Meet the Super Grannies of Cambodia

Meet the Super Grannies of Cambodia

Prior to the COVID-19 outbreak, international migration to Thailand, Korea or further afield was common for many families in rural Cambodia to escape poverty.

Over recent years the growth of the clothes industry and rapid economic development in Phnom Penh have also driven internal migration.

These trends have a significant influence on the life of hundreds of thousands of rural families in the country. Among them, a growing number of children have seen one or both parents depart their village to seek new opportunities, leaving children in the care of a family member, in most cases their maternal grandmother.

A baby looks lovingly at her grandmother in Cambodia.

Over the years, this phenomenon has been replicated exponentially to the point that, according to a study of the International Organization for Migration in 2019, grandmothers had taken on the role of primary caregivers in almost two-thirds (64%) of households in Cambodia.

Grandmothers are commonly considered as a “The Living God” and have significant influence over other primary caregivers.

In Kampong Speu province, grandmother Dy takes care of her four grandchildren, aged three months, 18 months, nine years, and 10 years old.

Grandmothers often take on the maternal role in Cambodia

Her own two children work in factories. Sitting on a plastic chair, with her three-month old grandchild sleeping beside her in a hammock, she tells us, “I get up at 5am and cook for my grandchildren and children. I take care of them. My next chores are preparing firewood and growing rice. I also wash the clothes for the whole family.”

Under a stilted house, grandmother Kim takes care of three grandchildren, aged five, four and two years old. She has been their nanny since each child was six months old.  

Each day, Kim gets up at 5am to cook for the family, feeds her grandchildren, cleans the house, washes the dishes and clothes, and then takes care of the garden.  

Kim spends time with her grandson in Cambodia.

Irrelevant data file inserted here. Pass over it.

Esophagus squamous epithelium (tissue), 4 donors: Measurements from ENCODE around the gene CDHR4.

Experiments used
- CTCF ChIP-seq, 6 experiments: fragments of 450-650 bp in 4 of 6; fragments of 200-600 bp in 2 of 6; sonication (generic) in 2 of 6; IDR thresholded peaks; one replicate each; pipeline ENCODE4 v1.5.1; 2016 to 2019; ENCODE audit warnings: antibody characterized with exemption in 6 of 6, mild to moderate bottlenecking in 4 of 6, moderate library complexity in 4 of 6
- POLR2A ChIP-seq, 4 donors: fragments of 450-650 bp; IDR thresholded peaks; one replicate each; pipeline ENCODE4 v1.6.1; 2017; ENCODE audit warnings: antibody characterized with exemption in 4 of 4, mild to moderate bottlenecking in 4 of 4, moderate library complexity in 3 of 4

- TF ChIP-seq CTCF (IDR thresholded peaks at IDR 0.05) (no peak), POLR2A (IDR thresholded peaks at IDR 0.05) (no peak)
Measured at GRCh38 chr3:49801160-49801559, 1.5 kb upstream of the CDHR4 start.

“Ï feel stressed at times, while taking care of the grandchildren,” Kim says. “If I did not take care of the grandchildren, my children would not be able to work and make a living.”  

According to a survey conducted by World Vision in 2020, only 67% of grandmothers surveyed were aware of the five optimal infant and young child feeding practices, while, 47% practiced four or more potentially harmful practices that can have a negative an impact on the well-being of mothers and children.

In addition, 30% of grandmothers reported high levels of stress or exhaustion and 47% said they felt sad or depressed at least once in the previous week. 

Based on these results, we organised monthly meetings to promote understanding of alternative care practices. The programme also encourages other household members to share responsibilities of the grandmothers to lighten her load through intergenerational meetings.  

Gardening is often one of the many chores grandmothers do in Cambodia.

Dy and Kim have both completed four sessions of the programme.  

“I had a chance to meet other grandmothers and we encourage one another. When I meet with them, I manage my stress better and I feel happier,” Kim says.

The experience of our Nutrition Programme confirms that grandmothers have a significant positive impact on a child's health and nutritional status, with the right knowledge on maternal, newborn, and child caregiving, and with a little encouragement they become agents of change in their families and wider communities.

We work closely with grandmother groups each day to ensure children are healthy and well-nourished, especially during the first 1,000 days. 

Love binds families together.

“The programme is not replacing the role of parents, but the approach is adapted to the phenomenon of parents leaving their children in the care of grandparents, so that the child’s nutrition and health needs are met and caregivers are equipped with the knowledge and confidence to care better,” says Grana Pu Selvi, Nutrition Specialist at World Vision Cambodia.  

“We want to see all children, especially the most vulnerable children, are well-nourished and healthy. Since grandmothers play such an important role especially feeding the young infant, we need to provide advice that improves the knowledge of grandmothers and promotes positive behaviours and practice related to health and well-being of young children.”  

World Vision’s Super Granny sessions benefit over 1,800 children who are in the care of grandmothers, through 50 groups of grandmothers.

Meet the Super Grannies of Cambodia